Author : Beck Dacus
The ship had suddenly appeared in front of our Mars transport, instantly matching our speed. Then they requested to come aboard, and we felt like we had no choice but to accept. One of them, a strange being that didn’t seem to be in any one place, spoke to me in a voice that I can only describe as the perfect human voice.
“We know you are aware of cross-planetary contamination,” it said flawlessly. We know this, in part, because you have taken measures against it when to travel between worlds. This is commendable. We are glad you showed such competence. But despite this, we are afraid you must not continue.”
It took my crew and I a few seconds to process what was even happen. Then it took another few moments to grasp that they were telling us we could no longer land on any planets. Naturally, we were irked.
“It’s a fundamental part of who we are!” Inra exclaimed.
“You can’t just tell a human being not to explore,” Ian added.
“It is not a question of whether you enjoy the confinement,” the alien responded. “This is not your decision to make. It is in the best interest of all life. We both know you are only protesting because you do not fully understand the risks. We will show you.”
It was in that instant that our ship left the Solar System and arrived in orbit around a planet with two starkly contrasted hemispheres: one red, one yellow. The sight was irresistable.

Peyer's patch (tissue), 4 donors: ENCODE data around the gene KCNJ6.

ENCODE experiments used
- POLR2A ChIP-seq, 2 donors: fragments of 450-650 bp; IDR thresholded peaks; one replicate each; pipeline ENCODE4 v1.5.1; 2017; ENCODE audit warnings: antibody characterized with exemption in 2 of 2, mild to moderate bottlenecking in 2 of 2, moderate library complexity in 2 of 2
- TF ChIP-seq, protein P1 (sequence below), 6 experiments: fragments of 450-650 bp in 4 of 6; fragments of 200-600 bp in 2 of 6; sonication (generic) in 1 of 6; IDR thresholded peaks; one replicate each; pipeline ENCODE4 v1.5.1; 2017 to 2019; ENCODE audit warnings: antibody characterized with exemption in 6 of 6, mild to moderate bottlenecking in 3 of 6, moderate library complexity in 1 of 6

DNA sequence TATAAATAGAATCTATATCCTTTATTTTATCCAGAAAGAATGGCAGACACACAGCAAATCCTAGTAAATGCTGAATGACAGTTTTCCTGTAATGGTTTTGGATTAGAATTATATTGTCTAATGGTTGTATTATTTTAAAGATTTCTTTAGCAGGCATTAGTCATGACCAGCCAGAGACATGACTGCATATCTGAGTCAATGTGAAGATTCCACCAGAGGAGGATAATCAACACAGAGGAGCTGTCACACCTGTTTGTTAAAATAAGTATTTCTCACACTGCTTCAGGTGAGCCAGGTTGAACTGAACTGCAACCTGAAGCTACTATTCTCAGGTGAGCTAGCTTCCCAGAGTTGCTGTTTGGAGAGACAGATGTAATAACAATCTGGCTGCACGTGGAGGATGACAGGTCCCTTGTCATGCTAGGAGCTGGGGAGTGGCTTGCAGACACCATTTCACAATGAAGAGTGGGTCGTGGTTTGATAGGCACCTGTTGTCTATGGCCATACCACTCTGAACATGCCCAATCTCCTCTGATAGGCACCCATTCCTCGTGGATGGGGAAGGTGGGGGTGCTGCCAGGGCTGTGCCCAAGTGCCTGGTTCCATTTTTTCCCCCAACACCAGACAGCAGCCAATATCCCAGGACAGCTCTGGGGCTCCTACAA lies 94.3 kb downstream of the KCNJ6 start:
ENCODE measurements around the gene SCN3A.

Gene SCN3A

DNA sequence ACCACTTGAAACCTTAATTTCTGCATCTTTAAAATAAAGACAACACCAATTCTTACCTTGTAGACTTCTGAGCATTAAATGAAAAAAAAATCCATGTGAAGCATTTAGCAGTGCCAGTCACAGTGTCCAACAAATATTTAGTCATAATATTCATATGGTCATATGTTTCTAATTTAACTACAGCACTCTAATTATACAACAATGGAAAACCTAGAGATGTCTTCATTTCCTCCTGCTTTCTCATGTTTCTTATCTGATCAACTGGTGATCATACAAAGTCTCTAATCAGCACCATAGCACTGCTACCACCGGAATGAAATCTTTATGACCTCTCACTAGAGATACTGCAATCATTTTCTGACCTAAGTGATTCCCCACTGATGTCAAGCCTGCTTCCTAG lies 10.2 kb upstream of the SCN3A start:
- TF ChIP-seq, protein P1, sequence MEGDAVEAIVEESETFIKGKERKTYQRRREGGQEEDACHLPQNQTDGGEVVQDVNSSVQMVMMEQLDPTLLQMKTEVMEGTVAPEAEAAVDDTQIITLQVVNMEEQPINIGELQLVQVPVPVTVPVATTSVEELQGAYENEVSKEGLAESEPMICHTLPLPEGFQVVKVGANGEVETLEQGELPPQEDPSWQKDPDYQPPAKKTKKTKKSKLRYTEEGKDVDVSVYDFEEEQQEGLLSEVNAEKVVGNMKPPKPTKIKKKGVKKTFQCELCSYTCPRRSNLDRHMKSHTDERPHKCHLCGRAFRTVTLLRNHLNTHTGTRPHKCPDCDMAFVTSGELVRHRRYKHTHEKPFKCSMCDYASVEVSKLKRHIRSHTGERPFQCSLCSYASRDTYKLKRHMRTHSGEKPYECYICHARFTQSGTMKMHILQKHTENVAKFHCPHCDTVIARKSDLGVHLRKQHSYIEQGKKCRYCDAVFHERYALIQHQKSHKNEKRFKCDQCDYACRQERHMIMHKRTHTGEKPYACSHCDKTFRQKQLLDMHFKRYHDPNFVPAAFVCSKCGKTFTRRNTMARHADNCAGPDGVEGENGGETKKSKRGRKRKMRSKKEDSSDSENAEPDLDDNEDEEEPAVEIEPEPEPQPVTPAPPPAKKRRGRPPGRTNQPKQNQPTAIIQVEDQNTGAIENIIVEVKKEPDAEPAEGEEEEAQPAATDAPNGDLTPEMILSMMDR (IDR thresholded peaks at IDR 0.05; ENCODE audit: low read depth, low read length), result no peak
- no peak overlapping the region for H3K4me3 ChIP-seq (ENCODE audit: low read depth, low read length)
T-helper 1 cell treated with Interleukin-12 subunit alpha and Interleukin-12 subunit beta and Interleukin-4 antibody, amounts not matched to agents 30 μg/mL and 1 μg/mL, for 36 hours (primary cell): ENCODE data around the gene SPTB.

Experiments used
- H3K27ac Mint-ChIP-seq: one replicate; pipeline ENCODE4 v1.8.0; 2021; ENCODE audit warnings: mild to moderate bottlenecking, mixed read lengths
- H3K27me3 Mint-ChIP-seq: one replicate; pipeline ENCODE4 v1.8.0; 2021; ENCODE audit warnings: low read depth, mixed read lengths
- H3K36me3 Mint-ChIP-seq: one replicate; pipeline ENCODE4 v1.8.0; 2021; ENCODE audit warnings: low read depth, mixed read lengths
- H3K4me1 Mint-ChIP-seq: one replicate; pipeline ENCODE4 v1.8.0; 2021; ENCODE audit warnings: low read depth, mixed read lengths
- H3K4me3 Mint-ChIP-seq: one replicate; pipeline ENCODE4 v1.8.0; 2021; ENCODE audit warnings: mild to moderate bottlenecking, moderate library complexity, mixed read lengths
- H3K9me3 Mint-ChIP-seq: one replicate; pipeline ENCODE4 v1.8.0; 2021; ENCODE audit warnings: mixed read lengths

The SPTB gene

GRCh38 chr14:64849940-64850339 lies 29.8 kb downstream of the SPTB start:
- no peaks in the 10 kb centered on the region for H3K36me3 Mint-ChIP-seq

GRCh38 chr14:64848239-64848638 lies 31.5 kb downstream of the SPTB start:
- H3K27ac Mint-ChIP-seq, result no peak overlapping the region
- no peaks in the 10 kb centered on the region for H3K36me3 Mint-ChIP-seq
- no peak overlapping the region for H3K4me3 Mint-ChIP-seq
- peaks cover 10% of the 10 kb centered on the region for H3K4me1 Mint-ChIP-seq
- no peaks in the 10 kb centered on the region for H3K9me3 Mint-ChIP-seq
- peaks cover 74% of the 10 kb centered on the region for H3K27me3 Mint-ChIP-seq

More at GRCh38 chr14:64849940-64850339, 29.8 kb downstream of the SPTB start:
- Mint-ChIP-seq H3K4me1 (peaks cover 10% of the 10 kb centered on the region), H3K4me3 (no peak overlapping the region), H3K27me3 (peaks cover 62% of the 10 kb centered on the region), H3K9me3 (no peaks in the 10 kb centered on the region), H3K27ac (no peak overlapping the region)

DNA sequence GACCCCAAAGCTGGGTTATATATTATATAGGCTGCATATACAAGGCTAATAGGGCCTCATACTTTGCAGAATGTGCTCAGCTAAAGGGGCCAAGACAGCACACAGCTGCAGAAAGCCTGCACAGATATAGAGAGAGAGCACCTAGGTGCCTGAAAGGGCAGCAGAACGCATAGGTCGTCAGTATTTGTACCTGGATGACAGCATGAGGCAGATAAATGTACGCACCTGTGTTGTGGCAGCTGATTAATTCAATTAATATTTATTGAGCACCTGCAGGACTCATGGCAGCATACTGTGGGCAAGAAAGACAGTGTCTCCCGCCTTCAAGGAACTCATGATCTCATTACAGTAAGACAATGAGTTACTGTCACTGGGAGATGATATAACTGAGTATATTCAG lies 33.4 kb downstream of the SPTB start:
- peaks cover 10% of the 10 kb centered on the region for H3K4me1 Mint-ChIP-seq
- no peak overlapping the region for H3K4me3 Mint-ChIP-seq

“That’s amazing,” Talia said, gawking.
“Unbelievable,” I chimed in.
“This sight may register as pleasing to you, but it is the manifestation of an ecological war between the native biosphere of the planet Cudolla and one that was unintentionally planted here by an extinct race much like yourself.”
“Which color is the natives?” Ian asked.
“Irrelevant,” the alien said in a perfect annoyed voice. “The point is that this will be the result of any further exploration of your surrounding space. We will give you a chance to cooperate voluntarily, but forceful methods will be used if necessary.”
“Then why are you allowed to enter our ship?” I jabbed. “Aren’t you contaminating us?”
“I am only here in a few ways,” it retorted. “The way allowing contamination is not included.” In another flash, we were transported back on our route to Mars.
“We have refueled this vessel. Turn around and spread the message, or we will make you.” And with that, the alien and its ship disappeared into empty space. Silence on board the ship.
“Set a course for home,” I said dejectedly.
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